Effects of exercise and stress management training on nighttime blood pressure dipping in patients with coronary heart disease: A randomized, controlled trial.
INTRODUCTION: Blunted nighttime blood pressure (BP) dipping is prognostic of cardiovascular morbidity and mortality. Patients with coronary heart disease (CHD) are often characterized by a blunted nighttime BP dipping pattern. The present study compared the effects of 2 behavioral intervention programs, aerobic exercise (EX) and stress management (SM) training, with a usual care (UC) control group on BP dipping in a sample of CHD patients. METHODS: This was a secondary analysis of a randomized, controlled trial with allocation concealment and blinded outcome assessment in 134 patients with stable CHD and exercise-induced myocardial ischemia. Nighttime BP dipping was assessed by 24-hour ambulatory BP monitoring, at prerandomization baseline and after 16 weeks of one of the following treatments: usual medical care; UC plus supervised aerobic EX for 35 minutes, 3 times per week; UC plus weekly 1.5-hour sessions of SM training. RESULTS: The EX and SM groups exhibited greater improvements in systolic BP dipping (P=.052) and diastolic BP dipping (P=.031) compared with UC. Postintervention systolic BP percent-dipping means were 12.9% (SE=1.5) for SM, 11.1% (SE=1.4) for EX, and 8.6% (SE=1.4) for UC. Postintervention diastolic BP percent-dipping means were 13.3% (SE=1.9) for SM, 14.1% (SE=1.8) for EX, and 8.8% (1.8) for UC. CONCLUSIONS: For patients with stable CHD, EX or SM training resulted in improved nighttime BP dipping compared with usual medical care. These favorable effects of healthy lifestyle modifications may help reduce the risk of adverse clinical events.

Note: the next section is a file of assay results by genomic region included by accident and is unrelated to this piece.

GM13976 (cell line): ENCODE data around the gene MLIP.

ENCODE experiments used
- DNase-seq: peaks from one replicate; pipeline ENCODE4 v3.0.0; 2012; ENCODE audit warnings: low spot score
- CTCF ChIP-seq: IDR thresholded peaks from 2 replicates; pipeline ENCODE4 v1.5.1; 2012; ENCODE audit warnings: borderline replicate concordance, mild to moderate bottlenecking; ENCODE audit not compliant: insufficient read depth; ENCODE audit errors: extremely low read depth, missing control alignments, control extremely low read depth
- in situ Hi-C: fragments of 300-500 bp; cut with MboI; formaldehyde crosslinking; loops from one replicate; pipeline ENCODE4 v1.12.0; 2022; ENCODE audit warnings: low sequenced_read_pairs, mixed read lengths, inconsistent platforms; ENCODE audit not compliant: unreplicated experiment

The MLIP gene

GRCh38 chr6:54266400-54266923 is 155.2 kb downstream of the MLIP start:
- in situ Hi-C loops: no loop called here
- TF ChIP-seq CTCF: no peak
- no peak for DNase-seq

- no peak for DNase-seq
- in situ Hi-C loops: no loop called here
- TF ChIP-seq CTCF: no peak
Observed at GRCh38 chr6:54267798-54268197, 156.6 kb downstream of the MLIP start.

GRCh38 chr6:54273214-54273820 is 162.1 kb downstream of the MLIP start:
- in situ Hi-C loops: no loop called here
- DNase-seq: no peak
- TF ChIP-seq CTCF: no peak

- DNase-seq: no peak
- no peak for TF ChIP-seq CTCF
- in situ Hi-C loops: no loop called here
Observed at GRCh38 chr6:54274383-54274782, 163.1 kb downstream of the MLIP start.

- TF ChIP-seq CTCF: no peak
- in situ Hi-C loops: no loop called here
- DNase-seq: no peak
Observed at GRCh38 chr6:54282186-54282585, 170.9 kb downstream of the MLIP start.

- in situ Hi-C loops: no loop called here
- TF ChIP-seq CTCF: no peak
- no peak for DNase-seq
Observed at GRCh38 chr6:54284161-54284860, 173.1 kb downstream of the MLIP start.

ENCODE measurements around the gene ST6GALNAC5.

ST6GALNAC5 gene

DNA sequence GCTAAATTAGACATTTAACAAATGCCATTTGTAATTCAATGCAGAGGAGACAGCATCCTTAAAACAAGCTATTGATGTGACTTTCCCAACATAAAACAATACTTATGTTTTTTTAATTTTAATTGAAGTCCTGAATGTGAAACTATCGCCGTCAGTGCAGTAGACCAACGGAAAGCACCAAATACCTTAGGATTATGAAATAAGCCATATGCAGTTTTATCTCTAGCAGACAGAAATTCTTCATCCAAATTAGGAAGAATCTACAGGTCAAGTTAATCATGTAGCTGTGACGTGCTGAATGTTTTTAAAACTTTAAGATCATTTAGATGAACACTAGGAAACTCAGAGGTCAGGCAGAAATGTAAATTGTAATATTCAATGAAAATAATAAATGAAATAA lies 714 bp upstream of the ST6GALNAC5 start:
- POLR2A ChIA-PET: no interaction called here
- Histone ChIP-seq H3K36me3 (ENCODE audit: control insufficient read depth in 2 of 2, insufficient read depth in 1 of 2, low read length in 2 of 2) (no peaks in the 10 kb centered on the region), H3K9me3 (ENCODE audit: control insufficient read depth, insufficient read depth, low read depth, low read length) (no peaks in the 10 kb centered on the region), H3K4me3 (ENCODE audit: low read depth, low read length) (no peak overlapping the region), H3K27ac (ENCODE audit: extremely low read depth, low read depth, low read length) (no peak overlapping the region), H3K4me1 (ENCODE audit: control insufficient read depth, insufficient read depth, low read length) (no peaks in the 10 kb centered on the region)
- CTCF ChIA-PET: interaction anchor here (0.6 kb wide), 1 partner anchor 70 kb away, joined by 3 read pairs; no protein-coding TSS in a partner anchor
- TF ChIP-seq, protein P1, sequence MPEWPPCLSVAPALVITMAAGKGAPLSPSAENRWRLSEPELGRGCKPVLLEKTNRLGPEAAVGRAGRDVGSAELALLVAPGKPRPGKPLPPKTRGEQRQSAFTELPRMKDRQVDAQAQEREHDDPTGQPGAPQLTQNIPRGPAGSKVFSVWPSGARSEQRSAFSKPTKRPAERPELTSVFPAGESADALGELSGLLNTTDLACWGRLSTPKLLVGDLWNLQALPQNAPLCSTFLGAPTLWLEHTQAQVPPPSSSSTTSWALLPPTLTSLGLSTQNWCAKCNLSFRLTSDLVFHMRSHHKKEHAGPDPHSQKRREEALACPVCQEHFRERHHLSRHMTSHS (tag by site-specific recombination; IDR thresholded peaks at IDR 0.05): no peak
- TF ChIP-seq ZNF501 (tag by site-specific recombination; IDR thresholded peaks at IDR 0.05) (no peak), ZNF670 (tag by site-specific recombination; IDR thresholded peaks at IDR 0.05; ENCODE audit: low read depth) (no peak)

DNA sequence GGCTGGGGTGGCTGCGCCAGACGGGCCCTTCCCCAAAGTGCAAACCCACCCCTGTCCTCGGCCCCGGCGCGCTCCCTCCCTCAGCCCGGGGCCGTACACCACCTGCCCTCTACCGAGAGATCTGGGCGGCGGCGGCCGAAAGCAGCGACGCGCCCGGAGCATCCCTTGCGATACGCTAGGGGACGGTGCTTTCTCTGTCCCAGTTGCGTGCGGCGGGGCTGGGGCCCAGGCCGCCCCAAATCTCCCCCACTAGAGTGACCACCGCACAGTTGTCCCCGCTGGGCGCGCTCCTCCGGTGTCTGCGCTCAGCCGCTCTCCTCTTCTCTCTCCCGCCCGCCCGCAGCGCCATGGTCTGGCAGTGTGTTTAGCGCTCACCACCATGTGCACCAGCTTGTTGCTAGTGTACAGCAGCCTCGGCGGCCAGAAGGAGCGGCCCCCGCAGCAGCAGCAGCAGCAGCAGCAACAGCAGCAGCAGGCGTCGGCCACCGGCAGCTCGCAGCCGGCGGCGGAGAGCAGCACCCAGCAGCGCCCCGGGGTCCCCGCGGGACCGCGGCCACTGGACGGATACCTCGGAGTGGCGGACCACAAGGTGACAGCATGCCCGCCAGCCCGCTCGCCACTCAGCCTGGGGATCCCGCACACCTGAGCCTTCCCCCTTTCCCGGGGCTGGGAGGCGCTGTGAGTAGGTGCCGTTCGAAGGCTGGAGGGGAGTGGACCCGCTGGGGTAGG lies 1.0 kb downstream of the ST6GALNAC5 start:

Sherwood, A; Smith, PJ; Hinderliter, AL; Georgiades, A; Blumenthal, JA
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